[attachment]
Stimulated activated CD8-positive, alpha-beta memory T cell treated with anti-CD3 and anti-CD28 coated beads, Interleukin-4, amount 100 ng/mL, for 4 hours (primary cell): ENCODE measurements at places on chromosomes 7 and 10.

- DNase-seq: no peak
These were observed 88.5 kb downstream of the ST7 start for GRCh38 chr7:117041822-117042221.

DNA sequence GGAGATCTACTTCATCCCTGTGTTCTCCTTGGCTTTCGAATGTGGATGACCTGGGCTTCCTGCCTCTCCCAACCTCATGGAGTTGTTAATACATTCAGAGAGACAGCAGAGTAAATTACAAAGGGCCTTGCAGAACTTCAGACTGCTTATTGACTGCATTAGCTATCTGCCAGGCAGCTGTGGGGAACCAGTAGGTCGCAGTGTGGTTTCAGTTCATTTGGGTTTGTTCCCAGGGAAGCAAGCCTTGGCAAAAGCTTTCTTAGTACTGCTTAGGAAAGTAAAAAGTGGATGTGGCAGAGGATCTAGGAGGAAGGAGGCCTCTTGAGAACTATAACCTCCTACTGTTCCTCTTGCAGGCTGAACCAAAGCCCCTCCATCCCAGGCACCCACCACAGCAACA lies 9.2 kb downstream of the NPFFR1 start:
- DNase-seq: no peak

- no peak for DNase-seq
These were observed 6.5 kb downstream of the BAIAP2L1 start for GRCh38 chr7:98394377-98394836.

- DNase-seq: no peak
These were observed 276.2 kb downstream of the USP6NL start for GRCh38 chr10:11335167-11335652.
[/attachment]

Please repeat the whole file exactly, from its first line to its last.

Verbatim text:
Stimulated activated CD8-positive, alpha-beta memory T cell treated with anti-CD3 and anti-CD28 coated beads, Interleukin-4, amount 100 ng/mL, for 4 hours (primary cell): ENCODE measurements at places on chromosomes 7 and 10.

- DNase-seq: no peak
These were observed 88.5 kb downstream of the ST7 start for GRCh38 chr7:117041822-117042221.

DNA sequence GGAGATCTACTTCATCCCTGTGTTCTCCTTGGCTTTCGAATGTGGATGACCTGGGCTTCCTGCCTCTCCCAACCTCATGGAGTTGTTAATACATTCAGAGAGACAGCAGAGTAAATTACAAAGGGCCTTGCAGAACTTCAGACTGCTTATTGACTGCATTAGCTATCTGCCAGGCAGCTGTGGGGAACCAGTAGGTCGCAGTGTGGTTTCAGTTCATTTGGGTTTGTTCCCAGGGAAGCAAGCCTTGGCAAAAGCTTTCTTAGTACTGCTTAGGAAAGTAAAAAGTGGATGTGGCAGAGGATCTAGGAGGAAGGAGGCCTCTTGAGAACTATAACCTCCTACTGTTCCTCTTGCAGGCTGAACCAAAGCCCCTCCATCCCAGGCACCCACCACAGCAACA lies 9.2 kb downstream of the NPFFR1 start:
- DNase-seq: no peak

- no peak for DNase-seq
These were observed 6.5 kb downstream of the BAIAP2L1 start for GRCh38 chr7:98394377-98394836.

- DNase-seq: no peak
These were observed 276.2 kb downstream of the USP6NL start for GRCh38 chr10:11335167-11335652.